Supplementing Barth on Jews and Gender: Identifying God by Anagogy and the Spirit

UNCG Author/Contributor (non-UNCG co-authors, if there are any, appear on document)
Eugene F. Rogers, Professor (Creator)
The University of North Carolina at Greensboro (UNCG )
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Abstract: Karl Barth leaves room by his own principles for further, even different thinking about Jews and gender (and, as a corollary, about homosexuality) than he records in the Dogmatics. Now that Marquardt, Klappert, Sonderegger, Soulen, and others have offered sympathetic critiques from a generally Barthian point of view, and Eberhard Busch has exhaustively laid to rest any biographical questions of Barth’s relation to the Jewish people in his 1996 book, Unter dem Bogen des einen Bundes: Karl Barth und die Juden 1933–1945, the way lies open to carry forward Barth’s theological critique of nineteenth century theology and of abstraction further into the areas of Jews and gender, and to propose constructive pneumatological and exegetical supplements to his thinking. Barth’s thinking on women and men, like his thinking on Jews, labors, for all its promise in its time, under a defect he calls abstraction. Barth faulted Calvin for abstracting both elect human beings and the electing God from Jesus Christ, whom Barth called the elect human being and the electing God in one. Yet on the election of the community Barth did not entirely escape the abstraction. In the manner of Augustine’s Retractions, Barth wrote to Maruardt toward the end of his life that he had been so busy with (theological) Israel that he had had no time for the Jews. Does Barth, as Marquardt and Sonderegger suggest, throw up despite himself a conceptual screen onto which he at once projects an abstraction (“Israel”) and behind which he hides actual human beings (“the Jews”), a screen resistant to the blowing of the Spirit? Do the concepts “ man” and “ woman” form a similar conceptual screen, dating from Schleiermacher’s dialogue Christmas Eve, in which men and women (like Christians and Jews) have essentially different responses to the incarnation of Jesus Christ? Das ewig M??nnliche and das ewig Weibliche, inherited from German romanticism, see to run afoul of Barth’s trinitarian particularism, as does “ Israel”. Yet further application of Barth’s own principles, including more attention to the Spirit, leaves him more options in his treatment of Jews and gender, and richer exegesis – including exegesis by anagogy.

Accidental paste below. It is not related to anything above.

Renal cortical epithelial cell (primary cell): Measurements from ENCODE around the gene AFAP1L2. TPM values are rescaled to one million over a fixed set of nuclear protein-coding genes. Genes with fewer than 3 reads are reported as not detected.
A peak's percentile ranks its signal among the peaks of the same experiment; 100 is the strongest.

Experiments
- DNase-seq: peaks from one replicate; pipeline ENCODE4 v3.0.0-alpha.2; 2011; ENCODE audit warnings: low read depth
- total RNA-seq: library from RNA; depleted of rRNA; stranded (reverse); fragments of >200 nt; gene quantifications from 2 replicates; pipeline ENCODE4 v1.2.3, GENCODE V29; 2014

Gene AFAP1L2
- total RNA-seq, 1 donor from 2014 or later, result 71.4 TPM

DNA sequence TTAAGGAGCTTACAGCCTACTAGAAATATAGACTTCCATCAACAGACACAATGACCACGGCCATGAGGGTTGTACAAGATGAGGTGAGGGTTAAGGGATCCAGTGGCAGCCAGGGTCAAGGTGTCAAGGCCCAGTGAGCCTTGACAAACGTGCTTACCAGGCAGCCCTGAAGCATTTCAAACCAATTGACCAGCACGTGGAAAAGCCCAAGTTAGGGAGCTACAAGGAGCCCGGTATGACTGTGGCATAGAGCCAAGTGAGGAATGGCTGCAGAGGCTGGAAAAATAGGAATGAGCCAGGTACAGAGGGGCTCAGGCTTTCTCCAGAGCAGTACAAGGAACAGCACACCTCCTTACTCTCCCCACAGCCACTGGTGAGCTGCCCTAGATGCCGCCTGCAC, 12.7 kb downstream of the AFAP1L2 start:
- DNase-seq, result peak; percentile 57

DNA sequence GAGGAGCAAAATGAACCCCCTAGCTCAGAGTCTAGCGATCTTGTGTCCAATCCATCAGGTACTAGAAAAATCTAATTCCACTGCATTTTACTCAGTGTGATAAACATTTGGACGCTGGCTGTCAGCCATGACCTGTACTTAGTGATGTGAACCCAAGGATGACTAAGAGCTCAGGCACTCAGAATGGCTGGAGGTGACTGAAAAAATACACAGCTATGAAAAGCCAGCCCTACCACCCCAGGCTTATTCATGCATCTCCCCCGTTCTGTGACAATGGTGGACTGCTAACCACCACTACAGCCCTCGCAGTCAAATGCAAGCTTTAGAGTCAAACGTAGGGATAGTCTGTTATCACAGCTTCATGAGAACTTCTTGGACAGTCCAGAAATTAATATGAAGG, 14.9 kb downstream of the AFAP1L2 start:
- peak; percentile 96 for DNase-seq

Additional Information

Modern Theology, 14(1), 43–81
Language: English
Date: 1998
Theology, Christianity, Karl Barth, Gender, Holy Spirit

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